What LifeSiteNews dubbed the "quartet of truth," four children of same-sex couples have "come out" and filed amicus briefs to the 5th Circuit Court of Appeals that striking down same-sex marriage bans in three states could lead to pain and suffering to thousands of kids.
Recalling childhoods rife with loneliness, sexual confusion, alienation, and, most of all, fear of repercussion from gay activists; Katy Faust, Dawn Stefanowicz, B.N. Klein, and Robert Oscar Lopez were each uncompromising in their condemnation of denying children the right to be raised in households without mothers and fathers.
"I grew up with a parent and her partner[s] in an atmosphere in which gay ideology was used as a tool of repression, retribution and abuse," wrote B.N. Klein of her lesbian mother. "I have seen that children in gay households often become props to be publicly [sic] displayed to prove that gay families are just like heterosexual ones."
"While I do not believe all gays would be de facto bad parents, I know that the gay community has never in my lifetime put children first as anything other than a piece of property, a past mistake or a political tool to be dressed up and taken out as part of a dog-and-pony show to impress the well-meaning," Klein wrote.
Klein went on to emphasize that her lesbian mother would also pressure to pay “constant homage and attention” to the homosexual identity and spoke of the gay community's "obsessive unhealthy invasive preoccupation with their children’s sexuality," saying that her mother would tell her "being a virgin was for the stupid." Her mother also taught that “some Jews and most Christians were stupid” and that homosexuals were “much more creative and artistic because they were not repressed and were naturally more ‘feeling.’”
Her brief closed warning people that same-sex marriage will only lead to the exploitation of children as property where women will become breeders for "wealthy male elites." She also emphasized extreme cases of child sex abuse, most notably, the case of Mark Newton and Peter Truong, who were "front-page news as Gay Fathers of The Year even as they were using their helpless baby as an international sex slave."
Robert Oscar Lopez offered a different perspective, crediting his two lesbian mothers for giving him the “best possible conditions for a child raised by a same-sex couple," while simultaneously emphasizing the sexual confusion he had growing up without a father figure that led him to becoming prostitute for older men.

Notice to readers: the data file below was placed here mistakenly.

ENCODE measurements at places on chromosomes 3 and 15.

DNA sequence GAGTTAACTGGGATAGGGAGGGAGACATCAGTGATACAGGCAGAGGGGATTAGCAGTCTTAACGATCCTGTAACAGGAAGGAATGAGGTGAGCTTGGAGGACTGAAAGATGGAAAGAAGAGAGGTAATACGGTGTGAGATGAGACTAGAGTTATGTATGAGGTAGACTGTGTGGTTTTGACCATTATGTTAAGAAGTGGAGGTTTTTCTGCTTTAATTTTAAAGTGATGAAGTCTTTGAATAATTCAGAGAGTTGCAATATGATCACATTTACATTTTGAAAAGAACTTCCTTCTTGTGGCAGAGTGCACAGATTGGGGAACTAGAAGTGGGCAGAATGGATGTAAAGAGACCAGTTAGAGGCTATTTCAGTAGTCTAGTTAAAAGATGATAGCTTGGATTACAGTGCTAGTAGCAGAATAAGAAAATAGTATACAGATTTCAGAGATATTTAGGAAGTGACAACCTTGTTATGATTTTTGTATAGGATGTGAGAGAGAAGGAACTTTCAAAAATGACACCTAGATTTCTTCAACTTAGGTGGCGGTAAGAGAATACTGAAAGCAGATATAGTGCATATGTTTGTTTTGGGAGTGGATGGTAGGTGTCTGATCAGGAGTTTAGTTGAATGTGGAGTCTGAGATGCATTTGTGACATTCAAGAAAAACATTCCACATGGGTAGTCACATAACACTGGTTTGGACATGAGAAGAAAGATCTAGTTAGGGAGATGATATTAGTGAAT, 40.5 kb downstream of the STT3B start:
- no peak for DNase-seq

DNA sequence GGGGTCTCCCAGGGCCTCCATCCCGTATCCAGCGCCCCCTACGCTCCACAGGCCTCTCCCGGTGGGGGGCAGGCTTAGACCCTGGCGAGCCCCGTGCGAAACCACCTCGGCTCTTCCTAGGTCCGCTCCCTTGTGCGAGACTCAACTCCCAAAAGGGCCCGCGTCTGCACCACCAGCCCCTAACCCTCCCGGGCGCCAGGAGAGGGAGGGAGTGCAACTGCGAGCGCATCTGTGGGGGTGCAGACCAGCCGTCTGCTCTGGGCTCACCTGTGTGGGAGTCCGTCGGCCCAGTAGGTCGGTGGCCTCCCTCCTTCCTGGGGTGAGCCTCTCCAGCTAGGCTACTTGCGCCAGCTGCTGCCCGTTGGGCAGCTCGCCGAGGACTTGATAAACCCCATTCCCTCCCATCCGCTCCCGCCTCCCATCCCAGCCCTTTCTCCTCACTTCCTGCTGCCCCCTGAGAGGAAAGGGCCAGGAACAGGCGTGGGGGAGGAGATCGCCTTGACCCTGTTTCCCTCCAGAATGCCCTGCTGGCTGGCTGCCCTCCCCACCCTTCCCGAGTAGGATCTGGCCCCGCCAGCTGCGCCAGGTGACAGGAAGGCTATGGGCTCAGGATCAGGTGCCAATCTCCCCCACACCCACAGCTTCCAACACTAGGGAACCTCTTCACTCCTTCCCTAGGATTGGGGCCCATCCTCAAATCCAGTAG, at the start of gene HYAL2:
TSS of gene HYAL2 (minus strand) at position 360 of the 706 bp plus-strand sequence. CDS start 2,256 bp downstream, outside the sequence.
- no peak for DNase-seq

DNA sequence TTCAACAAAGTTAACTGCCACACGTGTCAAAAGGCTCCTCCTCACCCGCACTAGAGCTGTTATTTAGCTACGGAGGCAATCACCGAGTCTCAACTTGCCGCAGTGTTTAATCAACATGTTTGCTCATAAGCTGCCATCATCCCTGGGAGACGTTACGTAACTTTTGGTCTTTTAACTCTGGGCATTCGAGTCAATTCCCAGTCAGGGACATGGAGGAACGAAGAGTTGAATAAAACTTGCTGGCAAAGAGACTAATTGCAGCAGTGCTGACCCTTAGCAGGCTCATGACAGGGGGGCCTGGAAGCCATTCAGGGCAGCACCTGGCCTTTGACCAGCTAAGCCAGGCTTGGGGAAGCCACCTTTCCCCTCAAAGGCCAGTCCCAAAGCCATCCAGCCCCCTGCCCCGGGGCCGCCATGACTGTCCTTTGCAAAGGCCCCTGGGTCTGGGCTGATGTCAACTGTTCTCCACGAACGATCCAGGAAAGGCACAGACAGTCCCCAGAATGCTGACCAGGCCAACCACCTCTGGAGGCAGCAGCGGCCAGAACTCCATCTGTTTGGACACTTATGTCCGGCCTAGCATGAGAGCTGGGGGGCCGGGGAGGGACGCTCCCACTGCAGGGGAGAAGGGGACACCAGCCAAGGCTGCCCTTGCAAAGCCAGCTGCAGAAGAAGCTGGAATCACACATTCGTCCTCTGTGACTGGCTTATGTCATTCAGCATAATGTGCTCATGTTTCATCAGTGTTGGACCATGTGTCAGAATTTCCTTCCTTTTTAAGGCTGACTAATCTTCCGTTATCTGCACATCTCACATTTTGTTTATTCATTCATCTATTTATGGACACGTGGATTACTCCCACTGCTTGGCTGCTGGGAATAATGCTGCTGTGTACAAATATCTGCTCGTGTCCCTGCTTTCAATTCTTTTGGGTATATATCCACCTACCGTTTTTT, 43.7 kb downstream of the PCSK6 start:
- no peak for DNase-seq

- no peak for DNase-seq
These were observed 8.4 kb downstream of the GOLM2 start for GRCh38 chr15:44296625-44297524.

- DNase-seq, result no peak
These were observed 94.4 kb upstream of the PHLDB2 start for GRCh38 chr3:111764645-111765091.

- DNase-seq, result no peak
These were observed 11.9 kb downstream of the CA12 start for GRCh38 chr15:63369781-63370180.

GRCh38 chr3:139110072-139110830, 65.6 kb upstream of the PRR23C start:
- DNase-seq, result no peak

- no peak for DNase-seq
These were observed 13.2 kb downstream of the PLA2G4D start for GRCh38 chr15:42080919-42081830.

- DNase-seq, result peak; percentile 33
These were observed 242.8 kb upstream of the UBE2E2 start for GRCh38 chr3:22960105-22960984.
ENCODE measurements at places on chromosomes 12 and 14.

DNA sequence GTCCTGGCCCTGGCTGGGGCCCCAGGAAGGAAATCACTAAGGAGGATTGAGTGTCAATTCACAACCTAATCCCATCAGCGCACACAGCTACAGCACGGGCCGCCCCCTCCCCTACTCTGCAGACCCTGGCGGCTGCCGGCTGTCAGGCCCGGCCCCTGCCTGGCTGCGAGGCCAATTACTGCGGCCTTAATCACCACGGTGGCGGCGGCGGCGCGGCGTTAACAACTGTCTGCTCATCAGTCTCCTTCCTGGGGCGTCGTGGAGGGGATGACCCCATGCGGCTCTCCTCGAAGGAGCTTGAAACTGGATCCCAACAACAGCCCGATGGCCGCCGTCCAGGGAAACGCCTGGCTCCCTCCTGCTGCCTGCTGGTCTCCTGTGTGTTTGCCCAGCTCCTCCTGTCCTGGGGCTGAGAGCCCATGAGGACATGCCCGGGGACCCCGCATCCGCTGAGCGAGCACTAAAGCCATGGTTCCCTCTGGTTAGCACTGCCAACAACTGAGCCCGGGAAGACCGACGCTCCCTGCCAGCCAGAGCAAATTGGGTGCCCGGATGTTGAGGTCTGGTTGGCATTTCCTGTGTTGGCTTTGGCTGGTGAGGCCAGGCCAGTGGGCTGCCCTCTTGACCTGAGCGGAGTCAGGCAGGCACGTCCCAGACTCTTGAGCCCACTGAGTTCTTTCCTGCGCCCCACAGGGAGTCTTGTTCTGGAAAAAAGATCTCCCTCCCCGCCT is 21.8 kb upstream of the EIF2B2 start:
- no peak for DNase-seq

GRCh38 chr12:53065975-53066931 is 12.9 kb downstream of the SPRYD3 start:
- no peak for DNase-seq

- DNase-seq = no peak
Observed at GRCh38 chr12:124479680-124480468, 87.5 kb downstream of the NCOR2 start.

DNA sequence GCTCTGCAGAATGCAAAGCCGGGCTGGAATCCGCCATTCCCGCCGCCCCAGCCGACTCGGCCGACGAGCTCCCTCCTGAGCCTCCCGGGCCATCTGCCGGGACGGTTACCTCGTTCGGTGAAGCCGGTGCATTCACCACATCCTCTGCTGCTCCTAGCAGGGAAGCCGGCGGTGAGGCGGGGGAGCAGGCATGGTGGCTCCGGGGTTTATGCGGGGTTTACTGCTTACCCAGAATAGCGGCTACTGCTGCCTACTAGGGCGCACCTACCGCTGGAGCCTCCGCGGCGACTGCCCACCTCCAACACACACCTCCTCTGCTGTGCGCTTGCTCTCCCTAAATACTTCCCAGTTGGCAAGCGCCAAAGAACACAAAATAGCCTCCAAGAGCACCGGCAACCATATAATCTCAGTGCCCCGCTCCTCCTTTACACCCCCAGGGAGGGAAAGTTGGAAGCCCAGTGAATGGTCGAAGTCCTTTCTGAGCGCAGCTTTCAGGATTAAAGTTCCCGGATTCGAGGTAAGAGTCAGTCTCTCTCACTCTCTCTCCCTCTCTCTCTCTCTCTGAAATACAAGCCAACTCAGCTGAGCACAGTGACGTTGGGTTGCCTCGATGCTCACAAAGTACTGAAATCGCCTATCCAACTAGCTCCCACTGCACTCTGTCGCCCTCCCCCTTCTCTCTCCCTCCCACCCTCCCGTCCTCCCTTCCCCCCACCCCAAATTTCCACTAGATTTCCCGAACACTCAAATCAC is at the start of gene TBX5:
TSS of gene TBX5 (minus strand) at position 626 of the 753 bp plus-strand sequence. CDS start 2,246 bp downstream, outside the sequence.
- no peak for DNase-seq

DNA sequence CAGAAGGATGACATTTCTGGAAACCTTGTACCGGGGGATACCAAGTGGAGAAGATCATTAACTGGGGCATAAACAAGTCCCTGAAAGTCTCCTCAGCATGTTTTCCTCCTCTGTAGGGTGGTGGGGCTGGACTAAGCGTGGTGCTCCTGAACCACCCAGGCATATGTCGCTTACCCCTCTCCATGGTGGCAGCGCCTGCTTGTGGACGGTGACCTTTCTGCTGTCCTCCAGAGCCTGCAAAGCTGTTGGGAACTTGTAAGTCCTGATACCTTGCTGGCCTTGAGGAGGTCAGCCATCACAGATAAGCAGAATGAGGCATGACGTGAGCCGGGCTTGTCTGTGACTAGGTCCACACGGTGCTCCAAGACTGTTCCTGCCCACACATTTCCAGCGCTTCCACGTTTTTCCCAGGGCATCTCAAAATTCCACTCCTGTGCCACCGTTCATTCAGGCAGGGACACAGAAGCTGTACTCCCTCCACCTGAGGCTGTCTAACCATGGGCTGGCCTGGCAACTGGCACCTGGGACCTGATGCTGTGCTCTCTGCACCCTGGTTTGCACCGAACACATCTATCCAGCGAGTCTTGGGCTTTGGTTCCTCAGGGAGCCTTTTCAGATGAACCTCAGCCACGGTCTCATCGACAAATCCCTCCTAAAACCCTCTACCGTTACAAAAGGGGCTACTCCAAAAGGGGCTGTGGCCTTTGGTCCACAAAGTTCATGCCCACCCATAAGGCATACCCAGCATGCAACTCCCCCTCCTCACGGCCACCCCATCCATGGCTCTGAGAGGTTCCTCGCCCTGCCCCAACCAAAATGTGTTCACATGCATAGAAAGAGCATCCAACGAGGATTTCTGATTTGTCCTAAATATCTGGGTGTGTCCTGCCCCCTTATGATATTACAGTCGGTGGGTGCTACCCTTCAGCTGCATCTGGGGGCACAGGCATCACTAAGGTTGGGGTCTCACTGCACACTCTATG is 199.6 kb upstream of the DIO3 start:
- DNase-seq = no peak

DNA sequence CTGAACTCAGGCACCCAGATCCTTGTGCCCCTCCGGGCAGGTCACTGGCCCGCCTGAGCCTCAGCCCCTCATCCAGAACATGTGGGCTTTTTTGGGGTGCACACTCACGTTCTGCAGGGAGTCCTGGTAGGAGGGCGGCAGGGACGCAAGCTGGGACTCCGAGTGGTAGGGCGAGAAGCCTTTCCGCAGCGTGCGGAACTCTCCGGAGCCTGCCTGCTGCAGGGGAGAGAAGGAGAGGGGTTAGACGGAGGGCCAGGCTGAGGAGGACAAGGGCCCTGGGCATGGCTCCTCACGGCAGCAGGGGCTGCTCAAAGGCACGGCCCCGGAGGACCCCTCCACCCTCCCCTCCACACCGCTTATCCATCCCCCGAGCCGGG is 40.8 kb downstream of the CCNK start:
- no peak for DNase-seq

"Had I been formally studied by same-sex parenting ‘experts’ in 1985, I would have confirmed their rosiest estimations of LGBT family life,” Lopez wrote. “[But] behind these façades of a happy ‘outcome’ lay many problems."
"I experienced a great deal of sexual confusion," Lopez wrote. "I had an inexplicable compulsion to have sex with older males … and wanted to have sex with older men who were my father’s age, though at the time I could scarcely understand what I was doing."
"The money I received for sex certainly helped me financially because it allowed me certain spending money beyond what I earned with my teenage jobs at a pizzeria and in my mother’s [psychiatric] clinic. But the money was not as impactful as the fact that I needed to feel loved and wanted by an older male figure, even if for only as short as a half hour."
Lopez does not stand alone in his conclusion that children will ultimately be harmed by the widespread acceptance of same-sex "marriage" and included in his brief nine other testimonies of those who grew up in similar circumstances. Lopez stressed he knew many more children in deep suffering, but emphasized their fear to come forward due to the intense harassment and intimidation they would face at the hands of homosexual activists should they speak out. Lopez attested to their fears, saying activists have previously harassed his employers and spread lies about him on the internet.